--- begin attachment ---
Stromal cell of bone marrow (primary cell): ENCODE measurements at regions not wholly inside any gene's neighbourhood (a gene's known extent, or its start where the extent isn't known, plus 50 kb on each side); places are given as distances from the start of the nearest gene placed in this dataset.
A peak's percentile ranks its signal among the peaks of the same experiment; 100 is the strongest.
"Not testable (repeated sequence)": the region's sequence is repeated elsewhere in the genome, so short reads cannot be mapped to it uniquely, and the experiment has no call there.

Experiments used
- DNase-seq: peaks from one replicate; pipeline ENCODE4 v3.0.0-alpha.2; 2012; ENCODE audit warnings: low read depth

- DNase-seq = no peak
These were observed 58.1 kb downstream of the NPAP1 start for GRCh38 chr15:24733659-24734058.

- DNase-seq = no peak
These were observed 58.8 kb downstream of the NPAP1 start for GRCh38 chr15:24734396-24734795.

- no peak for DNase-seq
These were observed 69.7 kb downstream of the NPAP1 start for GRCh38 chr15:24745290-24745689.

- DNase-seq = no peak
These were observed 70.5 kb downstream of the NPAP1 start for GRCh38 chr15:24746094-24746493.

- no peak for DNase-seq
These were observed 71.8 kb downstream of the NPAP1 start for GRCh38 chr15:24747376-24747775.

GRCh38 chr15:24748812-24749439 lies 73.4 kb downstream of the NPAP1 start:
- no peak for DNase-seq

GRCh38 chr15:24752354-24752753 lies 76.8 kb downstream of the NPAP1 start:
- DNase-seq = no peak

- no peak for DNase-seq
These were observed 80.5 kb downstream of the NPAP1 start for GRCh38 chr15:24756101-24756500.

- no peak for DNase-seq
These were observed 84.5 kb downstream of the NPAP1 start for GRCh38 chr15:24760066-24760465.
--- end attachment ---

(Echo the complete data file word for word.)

Stromal cell of bone marrow (primary cell): ENCODE measurements at regions not wholly inside any gene's neighbourhood (a gene's known extent, or its start where the extent isn't known, plus 50 kb on each side); places are given as distances from the start of the nearest gene placed in this dataset.
A peak's percentile ranks its signal among the peaks of the same experiment; 100 is the strongest.
"Not testable (repeated sequence)": the region's sequence is repeated elsewhere in the genome, so short reads cannot be mapped to it uniquely, and the experiment has no call there.

Experiments used
- DNase-seq: peaks from one replicate; pipeline ENCODE4 v3.0.0-alpha.2; 2012; ENCODE audit warnings: low read depth

- DNase-seq = no peak
These were observed 58.1 kb downstream of the NPAP1 start for GRCh38 chr15:24733659-24734058.

- DNase-seq = no peak
These were observed 58.8 kb downstream of the NPAP1 start for GRCh38 chr15:24734396-24734795.

- no peak for DNase-seq
These were observed 69.7 kb downstream of the NPAP1 start for GRCh38 chr15:24745290-24745689.

- DNase-seq = no peak
These were observed 70.5 kb downstream of the NPAP1 start for GRCh38 chr15:24746094-24746493.

- no peak for DNase-seq
These were observed 71.8 kb downstream of the NPAP1 start for GRCh38 chr15:24747376-24747775.

GRCh38 chr15:24748812-24749439 lies 73.4 kb downstream of the NPAP1 start:
- no peak for DNase-seq

GRCh38 chr15:24752354-24752753 lies 76.8 kb downstream of the NPAP1 start:
- DNase-seq = no peak

- no peak for DNase-seq
These were observed 80.5 kb downstream of the NPAP1 start for GRCh38 chr15:24756101-24756500.

- no peak for DNase-seq
These were observed 84.5 kb downstream of the NPAP1 start for GRCh38 chr15:24760066-24760465.